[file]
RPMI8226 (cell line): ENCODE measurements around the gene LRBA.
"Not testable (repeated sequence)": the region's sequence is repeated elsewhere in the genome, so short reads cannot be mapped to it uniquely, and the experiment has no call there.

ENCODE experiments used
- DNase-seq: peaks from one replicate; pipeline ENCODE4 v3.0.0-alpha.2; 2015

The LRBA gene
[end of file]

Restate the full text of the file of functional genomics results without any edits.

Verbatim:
RPMI8226 (cell line): ENCODE measurements around the gene LRBA.
"Not testable (repeated sequence)": the region's sequence is repeated elsewhere in the genome, so short reads cannot be mapped to it uniquely, and the experiment has no call there.

ENCODE experiments used
- DNase-seq: peaks from one replicate; pipeline ENCODE4 v3.0.0-alpha.2; 2015

The LRBA gene